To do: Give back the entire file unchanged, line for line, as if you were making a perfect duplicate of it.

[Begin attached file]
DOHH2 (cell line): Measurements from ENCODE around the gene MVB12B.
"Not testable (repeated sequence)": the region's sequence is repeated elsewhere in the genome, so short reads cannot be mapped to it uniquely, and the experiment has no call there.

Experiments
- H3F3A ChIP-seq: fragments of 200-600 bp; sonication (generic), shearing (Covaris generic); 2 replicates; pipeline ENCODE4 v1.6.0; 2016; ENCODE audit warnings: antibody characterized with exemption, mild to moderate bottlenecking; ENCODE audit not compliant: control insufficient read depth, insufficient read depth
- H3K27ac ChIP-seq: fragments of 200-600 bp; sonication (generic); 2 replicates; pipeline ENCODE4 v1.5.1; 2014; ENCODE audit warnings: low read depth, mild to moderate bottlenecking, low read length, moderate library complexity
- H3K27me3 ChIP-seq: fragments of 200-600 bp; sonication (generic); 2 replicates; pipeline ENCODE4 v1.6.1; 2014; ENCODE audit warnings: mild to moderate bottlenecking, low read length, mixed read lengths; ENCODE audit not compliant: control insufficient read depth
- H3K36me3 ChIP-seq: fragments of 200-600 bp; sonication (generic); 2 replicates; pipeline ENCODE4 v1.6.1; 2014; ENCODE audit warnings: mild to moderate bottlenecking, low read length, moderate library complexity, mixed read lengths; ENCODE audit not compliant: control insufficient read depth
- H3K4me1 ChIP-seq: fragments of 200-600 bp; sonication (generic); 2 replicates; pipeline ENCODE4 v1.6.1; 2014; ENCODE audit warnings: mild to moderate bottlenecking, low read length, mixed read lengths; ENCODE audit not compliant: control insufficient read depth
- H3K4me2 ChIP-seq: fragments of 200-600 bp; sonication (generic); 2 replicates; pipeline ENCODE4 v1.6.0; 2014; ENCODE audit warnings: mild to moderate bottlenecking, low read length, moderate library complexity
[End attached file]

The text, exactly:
DOHH2 (cell line): Measurements from ENCODE around the gene MVB12B.
"Not testable (repeated sequence)": the region's sequence is repeated elsewhere in the genome, so short reads cannot be mapped to it uniquely, and the experiment has no call there.

Experiments
- H3F3A ChIP-seq: fragments of 200-600 bp; sonication (generic), shearing (Covaris generic); 2 replicates; pipeline ENCODE4 v1.6.0; 2016; ENCODE audit warnings: antibody characterized with exemption, mild to moderate bottlenecking; ENCODE audit not compliant: control insufficient read depth, insufficient read depth
- H3K27ac ChIP-seq: fragments of 200-600 bp; sonication (generic); 2 replicates; pipeline ENCODE4 v1.5.1; 2014; ENCODE audit warnings: low read depth, mild to moderate bottlenecking, low read length, moderate library complexity
- H3K27me3 ChIP-seq: fragments of 200-600 bp; sonication (generic); 2 replicates; pipeline ENCODE4 v1.6.1; 2014; ENCODE audit warnings: mild to moderate bottlenecking, low read length, mixed read lengths; ENCODE audit not compliant: control insufficient read depth
- H3K36me3 ChIP-seq: fragments of 200-600 bp; sonication (generic); 2 replicates; pipeline ENCODE4 v1.6.1; 2014; ENCODE audit warnings: mild to moderate bottlenecking, low read length, moderate library complexity, mixed read lengths; ENCODE audit not compliant: control insufficient read depth
- H3K4me1 ChIP-seq: fragments of 200-600 bp; sonication (generic); 2 replicates; pipeline ENCODE4 v1.6.1; 2014; ENCODE audit warnings: mild to moderate bottlenecking, low read length, mixed read lengths; ENCODE audit not compliant: control insufficient read depth
- H3K4me2 ChIP-seq: fragments of 200-600 bp; sonication (generic); 2 replicates; pipeline ENCODE4 v1.6.0; 2014; ENCODE audit warnings: mild to moderate bottlenecking, low read length, moderate library complexity